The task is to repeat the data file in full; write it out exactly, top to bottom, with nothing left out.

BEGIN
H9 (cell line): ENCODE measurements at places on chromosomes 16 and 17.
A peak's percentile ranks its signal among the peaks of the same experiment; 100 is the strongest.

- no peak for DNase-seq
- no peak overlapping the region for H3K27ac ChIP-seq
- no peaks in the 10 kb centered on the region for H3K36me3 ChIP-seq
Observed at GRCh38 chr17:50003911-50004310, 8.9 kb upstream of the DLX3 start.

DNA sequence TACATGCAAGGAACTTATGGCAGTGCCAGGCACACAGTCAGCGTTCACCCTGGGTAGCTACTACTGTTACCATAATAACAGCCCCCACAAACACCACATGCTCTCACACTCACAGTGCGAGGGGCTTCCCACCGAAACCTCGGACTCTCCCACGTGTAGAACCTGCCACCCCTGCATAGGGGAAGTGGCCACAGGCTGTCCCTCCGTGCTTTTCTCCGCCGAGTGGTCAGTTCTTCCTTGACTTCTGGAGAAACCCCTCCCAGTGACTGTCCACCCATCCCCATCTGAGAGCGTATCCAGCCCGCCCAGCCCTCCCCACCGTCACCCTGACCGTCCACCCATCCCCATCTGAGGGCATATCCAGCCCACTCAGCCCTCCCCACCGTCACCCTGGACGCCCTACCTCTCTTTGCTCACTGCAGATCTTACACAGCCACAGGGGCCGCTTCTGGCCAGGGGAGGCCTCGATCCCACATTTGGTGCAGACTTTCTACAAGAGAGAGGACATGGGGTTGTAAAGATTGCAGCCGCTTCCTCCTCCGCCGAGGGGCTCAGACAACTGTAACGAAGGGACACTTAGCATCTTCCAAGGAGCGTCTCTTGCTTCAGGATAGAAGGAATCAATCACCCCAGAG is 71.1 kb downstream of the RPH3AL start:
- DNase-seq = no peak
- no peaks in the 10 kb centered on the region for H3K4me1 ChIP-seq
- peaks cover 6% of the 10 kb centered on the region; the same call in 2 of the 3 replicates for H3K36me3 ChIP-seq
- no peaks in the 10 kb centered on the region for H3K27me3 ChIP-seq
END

H9 (cell line): ENCODE measurements at places on chromosomes 16 and 17.
A peak's percentile ranks its signal among the peaks of the same experiment; 100 is the strongest.

- no peak for DNase-seq
- no peak overlapping the region for H3K27ac ChIP-seq
- no peaks in the 10 kb centered on the region for H3K36me3 ChIP-seq
Observed at GRCh38 chr17:50003911-50004310, 8.9 kb upstream of the DLX3 start.

DNA sequence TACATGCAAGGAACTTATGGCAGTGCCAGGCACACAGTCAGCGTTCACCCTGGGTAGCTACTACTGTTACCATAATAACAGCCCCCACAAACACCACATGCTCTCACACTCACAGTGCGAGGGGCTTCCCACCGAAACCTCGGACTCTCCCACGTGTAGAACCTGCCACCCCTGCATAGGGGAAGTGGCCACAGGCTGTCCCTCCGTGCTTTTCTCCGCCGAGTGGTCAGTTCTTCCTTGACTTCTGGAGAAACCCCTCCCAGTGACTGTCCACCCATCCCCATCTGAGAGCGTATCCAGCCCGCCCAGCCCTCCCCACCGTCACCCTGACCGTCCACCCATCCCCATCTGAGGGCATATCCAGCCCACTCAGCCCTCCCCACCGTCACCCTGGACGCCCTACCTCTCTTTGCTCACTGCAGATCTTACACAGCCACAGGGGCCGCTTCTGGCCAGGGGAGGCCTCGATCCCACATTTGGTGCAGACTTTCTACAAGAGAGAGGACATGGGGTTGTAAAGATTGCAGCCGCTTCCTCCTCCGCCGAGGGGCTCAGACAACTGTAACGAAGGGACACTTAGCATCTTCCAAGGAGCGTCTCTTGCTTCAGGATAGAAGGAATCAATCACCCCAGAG is 71.1 kb downstream of the RPH3AL start:
- DNase-seq = no peak
- no peaks in the 10 kb centered on the region for H3K4me1 ChIP-seq
- peaks cover 6% of the 10 kb centered on the region; the same call in 2 of the 3 replicates for H3K36me3 ChIP-seq
- no peaks in the 10 kb centered on the region for H3K27me3 ChIP-seq